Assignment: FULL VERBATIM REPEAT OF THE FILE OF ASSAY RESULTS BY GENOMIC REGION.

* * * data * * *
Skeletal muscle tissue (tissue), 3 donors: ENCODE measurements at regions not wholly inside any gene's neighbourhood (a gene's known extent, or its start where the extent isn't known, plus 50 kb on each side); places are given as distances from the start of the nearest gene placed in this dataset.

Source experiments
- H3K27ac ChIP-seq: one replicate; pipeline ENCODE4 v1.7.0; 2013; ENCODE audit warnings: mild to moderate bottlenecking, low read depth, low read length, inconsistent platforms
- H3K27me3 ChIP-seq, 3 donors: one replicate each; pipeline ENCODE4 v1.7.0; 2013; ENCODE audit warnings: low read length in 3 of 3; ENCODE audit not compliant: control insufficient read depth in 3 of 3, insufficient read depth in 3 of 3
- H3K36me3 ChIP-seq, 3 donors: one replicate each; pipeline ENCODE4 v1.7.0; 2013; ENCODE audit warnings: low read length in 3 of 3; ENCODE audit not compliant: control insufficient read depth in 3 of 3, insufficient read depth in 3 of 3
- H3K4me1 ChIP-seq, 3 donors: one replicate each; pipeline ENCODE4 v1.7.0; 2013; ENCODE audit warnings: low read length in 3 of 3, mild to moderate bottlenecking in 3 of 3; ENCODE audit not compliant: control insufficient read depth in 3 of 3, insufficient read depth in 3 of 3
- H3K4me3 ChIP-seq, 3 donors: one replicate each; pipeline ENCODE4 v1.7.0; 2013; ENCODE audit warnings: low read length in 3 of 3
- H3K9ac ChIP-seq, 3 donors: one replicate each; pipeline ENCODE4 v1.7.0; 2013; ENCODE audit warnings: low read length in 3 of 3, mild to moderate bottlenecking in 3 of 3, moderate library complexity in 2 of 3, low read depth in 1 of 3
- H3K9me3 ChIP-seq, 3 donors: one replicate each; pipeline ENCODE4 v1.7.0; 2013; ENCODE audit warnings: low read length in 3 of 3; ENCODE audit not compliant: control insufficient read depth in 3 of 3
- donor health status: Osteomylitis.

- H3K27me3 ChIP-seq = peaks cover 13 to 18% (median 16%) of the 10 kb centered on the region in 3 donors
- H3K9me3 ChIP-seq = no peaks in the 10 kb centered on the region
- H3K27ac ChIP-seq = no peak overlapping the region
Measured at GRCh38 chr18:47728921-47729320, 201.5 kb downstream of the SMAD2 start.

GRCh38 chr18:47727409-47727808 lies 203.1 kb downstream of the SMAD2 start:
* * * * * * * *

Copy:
Skeletal muscle tissue (tissue), 3 donors: ENCODE measurements at regions not wholly inside any gene's neighbourhood (a gene's known extent, or its start where the extent isn't known, plus 50 kb on each side); places are given as distances from the start of the nearest gene placed in this dataset.

Source experiments
- H3K27ac ChIP-seq: one replicate; pipeline ENCODE4 v1.7.0; 2013; ENCODE audit warnings: mild to moderate bottlenecking, low read depth, low read length, inconsistent platforms
- H3K27me3 ChIP-seq, 3 donors: one replicate each; pipeline ENCODE4 v1.7.0; 2013; ENCODE audit warnings: low read length in 3 of 3; ENCODE audit not compliant: control insufficient read depth in 3 of 3, insufficient read depth in 3 of 3
- H3K36me3 ChIP-seq, 3 donors: one replicate each; pipeline ENCODE4 v1.7.0; 2013; ENCODE audit warnings: low read length in 3 of 3; ENCODE audit not compliant: control insufficient read depth in 3 of 3, insufficient read depth in 3 of 3
- H3K4me1 ChIP-seq, 3 donors: one replicate each; pipeline ENCODE4 v1.7.0; 2013; ENCODE audit warnings: low read length in 3 of 3, mild to moderate bottlenecking in 3 of 3; ENCODE audit not compliant: control insufficient read depth in 3 of 3, insufficient read depth in 3 of 3
- H3K4me3 ChIP-seq, 3 donors: one replicate each; pipeline ENCODE4 v1.7.0; 2013; ENCODE audit warnings: low read length in 3 of 3
- H3K9ac ChIP-seq, 3 donors: one replicate each; pipeline ENCODE4 v1.7.0; 2013; ENCODE audit warnings: low read length in 3 of 3, mild to moderate bottlenecking in 3 of 3, moderate library complexity in 2 of 3, low read depth in 1 of 3
- H3K9me3 ChIP-seq, 3 donors: one replicate each; pipeline ENCODE4 v1.7.0; 2013; ENCODE audit warnings: low read length in 3 of 3; ENCODE audit not compliant: control insufficient read depth in 3 of 3
- donor health status: Osteomylitis.

- H3K27me3 ChIP-seq = peaks cover 13 to 18% (median 16%) of the 10 kb centered on the region in 3 donors
- H3K9me3 ChIP-seq = no peaks in the 10 kb centered on the region
- H3K27ac ChIP-seq = no peak overlapping the region
Measured at GRCh38 chr18:47728921-47729320, 201.5 kb downstream of the SMAD2 start.

GRCh38 chr18:47727409-47727808 lies 203.1 kb downstream of the SMAD2 start: